Traffic Management (‘TM’) Programmer charges made by Kier – exaggerated rates and overstated ‘average’.
In 01/2017, a claim for repair to the road network proceeded to Court. Highways England’s sole witness was a Kier employee, the head of claims, apparently responsible for their current charging process. This witness gave evidence to a Judge (A = answers, Q = questions):
Q. All right. How do we know that the TM programmer spent an hour and a half planning this particular incident?
A. ‘To be, to be completely frank, with these general roles that’s the average for something like a, a TM programmer. That’s the average amount of time they would spend doing any booking because they have to use the system called SRW, which is quite cumbersome at times’
Q. I am not sure how the type of system they use determines what the average is.
A. They have to spend, they, to programme the traffic management, et cetera, they have to communicate with the traffic management team, they have to book the road space. There’s all different steps. There’s a book of the road space used, system called SRW.
A. And roughly, for every road space they book, they spend about an hour and a half on it checking—
Q. However, do we know that is what the TM programmer was doing on this instance?
A. As an average? No. I’m sure I can go back to them and ask them because they can go back to their SRW record for a traffic management programmer, yes.
Q. Therefore, if an hour and a half is the average, presumably there are many instances that take a very short amount of time in their—
A. Yeah, they would take no less than an hour. And there’ll be some that take four hours, so we, we do average that particular instance out because it’s quite a cumbersome thing to time-sheet to the exact minute.
A TM Programmer is, by reference to the above and below, assigned to each claim for 1.5 hours. In support of this, the Cost Breakdown Document from the above claim (T06B428) displays the charge here:
The TM programmer in the above 05/12/2015 incident, is charged for 1.5 hours at £63.29 / hour. The above claim is a sub-£10,000, Area 13 incident, presented to an insurer.
Almost a year later, 20/11/2016 we were still seeing the ‘averaging’ on this occasion in Area 9 (U05B457):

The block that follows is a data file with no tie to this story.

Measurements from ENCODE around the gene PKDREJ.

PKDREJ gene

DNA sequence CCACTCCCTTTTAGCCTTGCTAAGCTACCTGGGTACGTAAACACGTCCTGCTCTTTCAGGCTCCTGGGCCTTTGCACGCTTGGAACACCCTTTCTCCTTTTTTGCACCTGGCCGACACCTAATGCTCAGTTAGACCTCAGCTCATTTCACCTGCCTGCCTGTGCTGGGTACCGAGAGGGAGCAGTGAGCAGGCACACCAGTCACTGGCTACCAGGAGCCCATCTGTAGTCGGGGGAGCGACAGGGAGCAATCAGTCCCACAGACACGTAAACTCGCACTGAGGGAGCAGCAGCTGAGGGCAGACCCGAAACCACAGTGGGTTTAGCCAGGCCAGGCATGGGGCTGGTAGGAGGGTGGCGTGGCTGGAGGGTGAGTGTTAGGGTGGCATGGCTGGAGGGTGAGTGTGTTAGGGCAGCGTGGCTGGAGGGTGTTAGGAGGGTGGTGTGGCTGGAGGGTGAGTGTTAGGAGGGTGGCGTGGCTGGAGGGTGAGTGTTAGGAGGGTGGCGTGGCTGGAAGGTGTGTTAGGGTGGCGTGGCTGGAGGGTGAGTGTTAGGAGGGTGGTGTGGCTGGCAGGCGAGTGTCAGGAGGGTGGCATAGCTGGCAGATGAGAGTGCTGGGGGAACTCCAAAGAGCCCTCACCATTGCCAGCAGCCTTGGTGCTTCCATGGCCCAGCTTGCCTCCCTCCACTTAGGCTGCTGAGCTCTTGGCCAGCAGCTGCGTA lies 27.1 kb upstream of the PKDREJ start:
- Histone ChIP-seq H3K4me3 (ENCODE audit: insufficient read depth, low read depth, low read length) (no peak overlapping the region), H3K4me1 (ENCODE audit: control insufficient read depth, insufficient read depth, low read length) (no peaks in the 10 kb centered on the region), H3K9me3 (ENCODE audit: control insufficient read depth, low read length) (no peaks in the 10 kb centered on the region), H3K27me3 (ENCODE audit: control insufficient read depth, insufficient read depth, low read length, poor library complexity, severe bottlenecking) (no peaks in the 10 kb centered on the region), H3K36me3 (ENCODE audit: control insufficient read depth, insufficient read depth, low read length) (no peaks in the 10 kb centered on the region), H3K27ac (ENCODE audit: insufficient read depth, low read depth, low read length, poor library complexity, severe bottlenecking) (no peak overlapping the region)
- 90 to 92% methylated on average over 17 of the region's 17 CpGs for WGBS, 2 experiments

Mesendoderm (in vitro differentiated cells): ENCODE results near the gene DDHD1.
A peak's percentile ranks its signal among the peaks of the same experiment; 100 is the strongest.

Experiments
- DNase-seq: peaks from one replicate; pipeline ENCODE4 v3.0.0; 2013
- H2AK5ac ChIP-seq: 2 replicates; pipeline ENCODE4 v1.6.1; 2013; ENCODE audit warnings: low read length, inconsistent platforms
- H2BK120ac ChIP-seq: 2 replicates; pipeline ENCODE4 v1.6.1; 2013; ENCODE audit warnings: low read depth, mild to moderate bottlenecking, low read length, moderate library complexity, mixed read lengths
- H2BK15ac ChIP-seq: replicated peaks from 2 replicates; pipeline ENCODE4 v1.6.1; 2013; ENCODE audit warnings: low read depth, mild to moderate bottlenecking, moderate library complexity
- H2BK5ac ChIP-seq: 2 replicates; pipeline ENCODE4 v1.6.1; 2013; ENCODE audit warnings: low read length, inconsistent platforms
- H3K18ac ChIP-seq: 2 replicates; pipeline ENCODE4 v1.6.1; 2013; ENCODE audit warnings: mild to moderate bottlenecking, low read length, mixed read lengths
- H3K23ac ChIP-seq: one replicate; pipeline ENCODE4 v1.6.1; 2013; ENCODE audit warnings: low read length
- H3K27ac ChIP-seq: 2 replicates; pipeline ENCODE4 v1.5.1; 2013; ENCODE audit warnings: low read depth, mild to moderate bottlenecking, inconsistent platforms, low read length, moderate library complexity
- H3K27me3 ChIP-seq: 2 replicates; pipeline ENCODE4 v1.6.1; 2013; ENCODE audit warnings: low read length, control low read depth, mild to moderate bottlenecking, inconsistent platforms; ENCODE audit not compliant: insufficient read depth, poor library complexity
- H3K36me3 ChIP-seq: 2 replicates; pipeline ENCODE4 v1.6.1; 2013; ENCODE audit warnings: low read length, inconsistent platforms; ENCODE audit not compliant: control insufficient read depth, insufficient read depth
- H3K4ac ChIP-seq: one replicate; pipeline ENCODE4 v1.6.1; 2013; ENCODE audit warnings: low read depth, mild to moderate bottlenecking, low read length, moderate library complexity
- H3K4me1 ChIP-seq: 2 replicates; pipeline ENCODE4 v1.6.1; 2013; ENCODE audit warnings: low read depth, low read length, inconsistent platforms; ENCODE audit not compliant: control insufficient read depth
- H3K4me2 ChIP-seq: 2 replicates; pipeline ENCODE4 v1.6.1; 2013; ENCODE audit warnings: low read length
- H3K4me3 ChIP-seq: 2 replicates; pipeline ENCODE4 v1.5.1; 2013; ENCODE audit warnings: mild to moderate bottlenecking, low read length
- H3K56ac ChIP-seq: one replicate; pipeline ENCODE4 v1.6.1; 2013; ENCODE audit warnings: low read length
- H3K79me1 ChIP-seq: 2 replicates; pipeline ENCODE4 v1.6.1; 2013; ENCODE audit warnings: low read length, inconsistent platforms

Staff charges appear in most claims, where Appendix A to Annex 23 applies and where it does not, the costs apply to above and below threshold matters. As evidenced by the above, ‘staff’ charges for ‘planning’ appear in Area 13 (where Appendix A to Annex 23 doe snot apply) and in Area 9 where it does.
- It is all the more concerning to see ‘planning’ charges in Area 9 as Appendix A to Annex 23 states ‘Planning repair of damage’ is addressed by the TP Claims Overhead – there should not be a separate charge as ‘planning’ is accounted for in the percentage uplift.
- Why would Kier be averaging any planning charges where Appendix A to Annex 23 applies?
We have compared ‘Staff’ charges to Third Parties with the rates presented to Highways England (HE) and Third Parties (TP). An example of a ‘staff’ charge in Area 3 to Highways England is as follows (U03A991):
In the above claim, the staff member was charged to HE at at ‘defined cost’ of £24.96 / hour + 6.5% (£1.62) fee = £26.58.
However, they were only associated with the claim for 15 minutes (.25 of an hour) i.e. a charge of £6.24 was raised plus 6.5% (41 pence), a total of £6.65:
The ‘defined cost’ or base rate for a TM programmer to Highways England is £24.96 which, plus a 6.5% uplift (£1.62) is £26.58 / hour. It is NOT the £63.29 charged to Third Parties.
Furthermore, the TM Programmer was only associated with the claim for 15 minutes (.25 of an hour) whereas the ‘average’ is said to be 1.5 hours; ‘they would take no less than an hour.’ (see above Court transcript).
The base rate for the TM programmer, the cost of this staff member for the period is £24.96. On the claim presented to Highways England, a £66,000+ repair, the total charge for the TM programmer was £6.65.